Charles Fréger From the series Wilder Mann Laufr (Jumper), 
Třebič, Czech Republic, 2010-2011 Inkjet Print 
© Charles Fréger, Courtesy Yossi Milo Gallery, New York
It’s when we acknowledge this intrinsic wildness, which Fréger confronts head on, that we can begin to take this whole 21st century iLiving situation less seriously. Exhibits such as this can be windows to gain a deeper understanding of how crazy modernity can be. Ironically, it’s done by confronting us with present-day images of the past. You think the goat-man looks crazy? Imagine how ridiculous you look walking around staring into a magic plastic box talking to your friends who aren’t really there. Horns and furry boots be damned, you’d still look like the crazier person. Face it. We, as members of modern western civilization, are wild and crazy kids. We’re meant to accept this reality—iPhones, invisible tweets, electromagnetic check-ins, and some lady named Siri who lives in our phone—and sometimes, it’s important to remind ourselves not to take it too seriously. Oftentimes it takes artists like Charles Fréger to remind us. Or, ya know, the poet laureate of our generation (I’m only half joking): Ke$ha.

Ke$ha has never taken herself too seriously. There’s a dollar sign in her name for Christ’s sake. But that’s the joy of Ke$ha—while she dances with men in bunny suits, she invites you to take yourself with a grain of salt. Or a pound. Whatever it takes.

I dare you to listen to her new album, Warrior, which includes a track with Iggy Pop entitled “Dirty Love.” (Yes, that EDAS Favorite Iggy Pop. Remember him? The Godfather of punk rock that went on globetrotting drug binges with Bowie for years at a time and requested that Bob Hope lookalikes tell jokes in The Stooges’ dressing room? Yeah. That happened.) You might think Ke$ha is an unkempt poppy hot mess whose music is skillfully marketed toward teenage girls and bacchanalia-loving 20-somethings who spend “Sunday Fundays” drunkenly performing karaoke with their gay best friends. And, well, you’d be right. But she’s much more than that.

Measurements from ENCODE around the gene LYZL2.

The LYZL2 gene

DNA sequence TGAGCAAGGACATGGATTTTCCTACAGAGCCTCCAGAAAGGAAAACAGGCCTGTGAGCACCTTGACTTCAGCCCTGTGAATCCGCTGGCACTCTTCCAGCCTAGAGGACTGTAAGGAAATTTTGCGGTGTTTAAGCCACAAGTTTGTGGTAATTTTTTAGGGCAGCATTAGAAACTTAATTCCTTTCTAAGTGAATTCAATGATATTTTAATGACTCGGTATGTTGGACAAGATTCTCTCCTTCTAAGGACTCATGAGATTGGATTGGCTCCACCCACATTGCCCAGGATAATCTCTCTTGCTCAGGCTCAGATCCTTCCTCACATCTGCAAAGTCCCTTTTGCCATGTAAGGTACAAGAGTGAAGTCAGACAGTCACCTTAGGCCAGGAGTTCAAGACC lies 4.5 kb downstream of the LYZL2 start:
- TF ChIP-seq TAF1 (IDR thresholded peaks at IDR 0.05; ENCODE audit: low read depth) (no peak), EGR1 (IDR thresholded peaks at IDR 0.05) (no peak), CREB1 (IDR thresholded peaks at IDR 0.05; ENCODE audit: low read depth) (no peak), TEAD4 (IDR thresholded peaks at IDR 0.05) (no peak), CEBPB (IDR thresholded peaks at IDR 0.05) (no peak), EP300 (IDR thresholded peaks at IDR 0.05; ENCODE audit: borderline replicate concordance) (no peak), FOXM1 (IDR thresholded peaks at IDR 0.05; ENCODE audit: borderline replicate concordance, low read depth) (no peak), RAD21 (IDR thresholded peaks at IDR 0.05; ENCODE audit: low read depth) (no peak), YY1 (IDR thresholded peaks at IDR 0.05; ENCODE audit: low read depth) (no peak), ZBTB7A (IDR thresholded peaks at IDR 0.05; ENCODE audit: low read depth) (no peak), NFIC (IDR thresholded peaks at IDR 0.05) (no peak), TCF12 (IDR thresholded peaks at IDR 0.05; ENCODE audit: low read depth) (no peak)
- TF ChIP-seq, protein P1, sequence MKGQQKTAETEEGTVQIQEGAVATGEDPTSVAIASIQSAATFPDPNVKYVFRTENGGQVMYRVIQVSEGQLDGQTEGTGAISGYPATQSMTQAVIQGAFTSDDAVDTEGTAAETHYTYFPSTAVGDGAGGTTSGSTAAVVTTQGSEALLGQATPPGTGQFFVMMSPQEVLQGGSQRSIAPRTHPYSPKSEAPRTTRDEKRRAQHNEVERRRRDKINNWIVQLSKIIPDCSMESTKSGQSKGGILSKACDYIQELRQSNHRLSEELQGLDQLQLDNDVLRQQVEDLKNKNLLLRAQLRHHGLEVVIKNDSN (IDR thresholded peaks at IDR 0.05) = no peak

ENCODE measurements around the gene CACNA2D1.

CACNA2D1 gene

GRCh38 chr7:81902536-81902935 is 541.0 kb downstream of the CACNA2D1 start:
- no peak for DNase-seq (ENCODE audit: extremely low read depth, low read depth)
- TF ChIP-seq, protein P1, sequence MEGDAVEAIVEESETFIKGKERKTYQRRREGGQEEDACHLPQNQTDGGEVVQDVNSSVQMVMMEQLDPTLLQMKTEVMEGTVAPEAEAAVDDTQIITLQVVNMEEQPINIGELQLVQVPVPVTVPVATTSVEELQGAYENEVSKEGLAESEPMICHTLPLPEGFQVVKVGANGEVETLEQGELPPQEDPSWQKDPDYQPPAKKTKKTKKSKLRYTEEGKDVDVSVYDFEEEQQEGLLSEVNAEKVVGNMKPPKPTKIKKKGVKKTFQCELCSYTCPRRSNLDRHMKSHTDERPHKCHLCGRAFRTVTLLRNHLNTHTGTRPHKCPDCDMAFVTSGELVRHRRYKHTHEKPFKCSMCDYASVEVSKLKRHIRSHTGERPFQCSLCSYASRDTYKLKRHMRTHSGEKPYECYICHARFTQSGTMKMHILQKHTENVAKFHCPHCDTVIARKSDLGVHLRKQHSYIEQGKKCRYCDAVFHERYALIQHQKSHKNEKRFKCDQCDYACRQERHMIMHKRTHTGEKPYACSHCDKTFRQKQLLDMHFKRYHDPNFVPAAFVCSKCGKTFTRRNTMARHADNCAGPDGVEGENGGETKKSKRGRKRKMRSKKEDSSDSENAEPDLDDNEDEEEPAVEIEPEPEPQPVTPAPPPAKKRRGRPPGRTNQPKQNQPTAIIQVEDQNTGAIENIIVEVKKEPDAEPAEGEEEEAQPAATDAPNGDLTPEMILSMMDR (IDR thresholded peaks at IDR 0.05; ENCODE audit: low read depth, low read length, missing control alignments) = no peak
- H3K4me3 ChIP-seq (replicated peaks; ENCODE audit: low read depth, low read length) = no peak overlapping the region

Not only has Ke$ha released some of the biggest hits in recent memory (whether or not her songs may contain the words “Show me where your dick’s at” is incidental), she’s written for major industry heavyweights, and even penned Britney Spears’s “Till the World Ends.” (And somehow she still finds the time to engage in enthusiastic beard connoisseurship.)

Ke$ha’s aesthetic is exemplified by an almost bipolar vacillation between salty and sweet; sticky and greasy. She’s a living, breathing oxymoron (most likely equal parts ‘oxy’ and ‘moron’). She can evoke bombastic and explosive visions of feral sexual tension, while at the same time exposing a nerve to sing about raw, vulnerable human emotion. Oh, and she’s doing it while Harley Davidson exhaust fumes billow around her sparkle-filled flaxen hair. But those heartfelt lyrics about loss and living life to the fullest are sandwiched between grandiose proclamations about cocktails and all-night dance parties.

She’s probably out riding a unicorn right now, holding a kitten in one hand and a stiff drink in the other, rocking out to the beat of her own 808 drums, dreaming of ancient and fantastical stories about shimmering narwhals that she can post on Twitter. So take a page from Ke$ha’s playbook. Accept your wild human nature. Engage in your own primordial expression: see the Charles Fréger exhibition at Yossi Milo Gallery.
Whether it’s Fréger or Ke$ha, the lesson is this: We are the crazy people. All of us. The sooner we accept that, the better off we’ll be.

I think.

Stormy Manz
Ke$ha - Crazy Kids